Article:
Clayton, Dubilier & Rice has embarked on what could be the largest GP-led process yet.
Limited partners in Clayton, Dubilier & Rice X are to decide whether to roll into a new vehicle with glass repair business Belron or to sell their holdings to secondaries buyers, according to three source familiar with the matter.
The continuation vehicle will be between €4 billion and €5 billion in size, with CD&R likely to be the largest investor in the fund, according to one of the sources.
Rolling LPs will not pay fees and will agree to carried interest of 20 percent over an 8 percent hurdle, according to one LP source in Fund X.
It is understood that Lazard is advising on the deal. Affiliate title Buyouts first reported on the potential process in June.
The identities of the lead buyers are not clear, nor whether they will receive the same economics as rolling LPs.
Last month, CD&R sold a 13 percent stake in Belron to funds managed by Hellman & Friedman, BlackRock Private Equity Partners and Singapore’s sovereign wealth fund GIC. The process set the price for the secondaries deal, with CD&R rolling its remaining 24 percent stake into the continuation vehicle, Secondaries Investor understands.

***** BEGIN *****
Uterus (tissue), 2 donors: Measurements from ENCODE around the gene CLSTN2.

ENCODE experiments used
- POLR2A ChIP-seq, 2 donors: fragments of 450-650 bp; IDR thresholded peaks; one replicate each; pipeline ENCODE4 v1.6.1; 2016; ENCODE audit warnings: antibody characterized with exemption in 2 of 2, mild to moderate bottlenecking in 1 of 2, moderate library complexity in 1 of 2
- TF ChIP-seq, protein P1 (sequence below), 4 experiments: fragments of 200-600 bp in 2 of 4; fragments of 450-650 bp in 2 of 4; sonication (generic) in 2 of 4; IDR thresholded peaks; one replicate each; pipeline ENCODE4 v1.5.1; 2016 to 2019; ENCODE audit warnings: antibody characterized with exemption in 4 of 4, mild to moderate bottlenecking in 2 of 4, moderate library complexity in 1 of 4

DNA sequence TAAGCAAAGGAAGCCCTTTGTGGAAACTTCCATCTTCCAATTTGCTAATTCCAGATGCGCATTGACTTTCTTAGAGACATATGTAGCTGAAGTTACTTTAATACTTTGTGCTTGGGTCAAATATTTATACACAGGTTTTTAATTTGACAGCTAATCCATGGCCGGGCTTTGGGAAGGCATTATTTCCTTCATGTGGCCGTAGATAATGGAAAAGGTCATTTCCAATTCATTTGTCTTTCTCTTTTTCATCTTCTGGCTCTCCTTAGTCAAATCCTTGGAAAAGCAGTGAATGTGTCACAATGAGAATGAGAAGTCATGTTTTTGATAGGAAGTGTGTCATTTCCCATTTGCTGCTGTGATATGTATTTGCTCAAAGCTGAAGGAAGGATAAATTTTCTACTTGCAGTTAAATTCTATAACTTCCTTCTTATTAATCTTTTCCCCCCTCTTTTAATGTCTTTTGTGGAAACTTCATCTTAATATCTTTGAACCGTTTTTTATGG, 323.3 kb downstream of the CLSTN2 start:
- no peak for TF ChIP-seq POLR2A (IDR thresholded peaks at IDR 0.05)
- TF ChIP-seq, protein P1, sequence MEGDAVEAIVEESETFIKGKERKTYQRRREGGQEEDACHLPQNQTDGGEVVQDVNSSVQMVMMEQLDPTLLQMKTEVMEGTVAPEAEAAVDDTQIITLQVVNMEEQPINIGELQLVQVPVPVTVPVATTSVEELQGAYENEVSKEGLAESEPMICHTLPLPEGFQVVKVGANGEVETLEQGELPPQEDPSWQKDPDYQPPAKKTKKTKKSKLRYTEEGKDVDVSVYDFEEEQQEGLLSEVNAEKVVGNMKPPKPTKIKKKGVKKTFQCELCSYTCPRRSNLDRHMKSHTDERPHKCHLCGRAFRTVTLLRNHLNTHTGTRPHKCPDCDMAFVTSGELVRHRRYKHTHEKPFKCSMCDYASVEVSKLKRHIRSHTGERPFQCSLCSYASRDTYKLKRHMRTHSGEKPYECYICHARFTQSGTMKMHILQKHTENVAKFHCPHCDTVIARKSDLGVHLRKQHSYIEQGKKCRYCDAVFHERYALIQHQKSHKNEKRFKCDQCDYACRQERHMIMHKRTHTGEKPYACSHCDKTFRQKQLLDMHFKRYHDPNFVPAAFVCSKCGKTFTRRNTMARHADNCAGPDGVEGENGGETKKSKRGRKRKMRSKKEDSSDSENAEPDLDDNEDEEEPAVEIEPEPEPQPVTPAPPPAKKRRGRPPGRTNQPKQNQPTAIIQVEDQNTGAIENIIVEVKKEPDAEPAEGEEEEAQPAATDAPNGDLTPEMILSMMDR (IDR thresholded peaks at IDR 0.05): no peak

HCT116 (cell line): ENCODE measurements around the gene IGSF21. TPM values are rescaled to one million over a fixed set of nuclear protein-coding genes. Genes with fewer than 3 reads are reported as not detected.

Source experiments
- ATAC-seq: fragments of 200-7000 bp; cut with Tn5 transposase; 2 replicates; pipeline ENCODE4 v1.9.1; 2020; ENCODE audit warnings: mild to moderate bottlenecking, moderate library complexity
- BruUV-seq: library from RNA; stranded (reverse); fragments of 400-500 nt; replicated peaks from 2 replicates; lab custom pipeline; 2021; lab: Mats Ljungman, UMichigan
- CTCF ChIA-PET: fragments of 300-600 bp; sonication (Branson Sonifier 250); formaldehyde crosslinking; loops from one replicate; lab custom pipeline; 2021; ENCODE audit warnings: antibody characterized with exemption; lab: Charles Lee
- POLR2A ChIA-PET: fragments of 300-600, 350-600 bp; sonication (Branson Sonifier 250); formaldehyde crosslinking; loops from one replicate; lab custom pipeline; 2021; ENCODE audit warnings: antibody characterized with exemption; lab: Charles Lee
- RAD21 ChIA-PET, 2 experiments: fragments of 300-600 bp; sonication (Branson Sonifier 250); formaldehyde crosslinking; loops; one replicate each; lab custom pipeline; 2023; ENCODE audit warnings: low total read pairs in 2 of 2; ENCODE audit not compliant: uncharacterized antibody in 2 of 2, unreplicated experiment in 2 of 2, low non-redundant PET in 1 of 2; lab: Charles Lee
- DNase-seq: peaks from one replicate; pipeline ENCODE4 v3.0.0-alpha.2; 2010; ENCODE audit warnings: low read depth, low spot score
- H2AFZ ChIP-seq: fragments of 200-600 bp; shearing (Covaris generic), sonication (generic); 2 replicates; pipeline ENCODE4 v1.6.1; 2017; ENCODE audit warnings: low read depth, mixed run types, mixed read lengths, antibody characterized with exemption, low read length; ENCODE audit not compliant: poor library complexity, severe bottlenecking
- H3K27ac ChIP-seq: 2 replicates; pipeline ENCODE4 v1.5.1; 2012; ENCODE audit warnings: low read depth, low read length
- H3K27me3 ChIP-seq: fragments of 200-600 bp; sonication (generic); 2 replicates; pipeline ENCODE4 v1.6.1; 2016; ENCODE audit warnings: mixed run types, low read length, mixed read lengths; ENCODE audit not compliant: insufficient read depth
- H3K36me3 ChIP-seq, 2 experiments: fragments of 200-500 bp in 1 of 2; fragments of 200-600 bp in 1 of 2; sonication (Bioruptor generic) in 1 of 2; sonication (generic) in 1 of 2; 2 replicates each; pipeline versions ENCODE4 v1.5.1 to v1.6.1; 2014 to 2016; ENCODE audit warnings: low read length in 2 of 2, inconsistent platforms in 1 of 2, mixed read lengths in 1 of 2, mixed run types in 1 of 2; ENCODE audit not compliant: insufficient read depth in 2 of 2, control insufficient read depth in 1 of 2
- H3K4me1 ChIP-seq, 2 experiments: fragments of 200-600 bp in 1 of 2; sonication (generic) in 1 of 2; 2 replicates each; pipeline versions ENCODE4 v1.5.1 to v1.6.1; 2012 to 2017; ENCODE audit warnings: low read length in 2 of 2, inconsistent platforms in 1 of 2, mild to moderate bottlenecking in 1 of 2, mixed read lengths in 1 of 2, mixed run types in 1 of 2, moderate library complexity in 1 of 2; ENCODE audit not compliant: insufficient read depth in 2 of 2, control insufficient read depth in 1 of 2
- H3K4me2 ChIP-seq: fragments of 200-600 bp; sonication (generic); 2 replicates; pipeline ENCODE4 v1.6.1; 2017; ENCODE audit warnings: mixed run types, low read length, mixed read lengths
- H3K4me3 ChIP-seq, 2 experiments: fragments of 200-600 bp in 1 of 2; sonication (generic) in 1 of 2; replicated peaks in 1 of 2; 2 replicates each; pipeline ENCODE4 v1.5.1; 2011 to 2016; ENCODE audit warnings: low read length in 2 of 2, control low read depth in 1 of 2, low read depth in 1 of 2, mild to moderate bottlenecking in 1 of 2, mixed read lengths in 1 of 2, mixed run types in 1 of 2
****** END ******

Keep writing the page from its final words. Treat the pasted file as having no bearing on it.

The minority stake sale gave Belron an enterprise value of €21 billion and an equity value of €17.2 billion, according to a statement from law firm Debevoise & Plimpton, which advised CD&R on the process.
Fund X raised $10 billion by final close in 2017. LPs include the California Public Employees’ Retirement System, the California State Teachers’ Retirement System, CPP Investments and Los Angeles Water & Power Employees Retirement Plan, according to Secondaries Investor data.
The largest GP-led deal to date was on Hellman & Friedman Capital Partners VII, according to Secondaries Investor‘s map of the largest continuation fund deals. The $5 billion process, which closed in the second half of last year, was backed by Goldman Sachs Asset Management, Strategic Partners, HarbourVest Partners and Lexington Partners, among others.
Single-asset secondaries are increasingly seen as a “crown jewel strategy”, helping general partners keep the upside in their best assets rather than having to sell them on, Evercore senior managing director Nigel Dawn told Secondaries Investor.
“It’s inevitable that many of the best assets that have historically transacted through the sponsor-to-sponsor channel will be transacted through the secondary market going forward,” he said.
GP-led transactions focused on a single company accounted for one quarter of all secondaries deals by volume in the first half of this year, equivalent to $12 billion, according to Evercore’s half-year secondaries market review.
CD&R and Lazard declined to comment.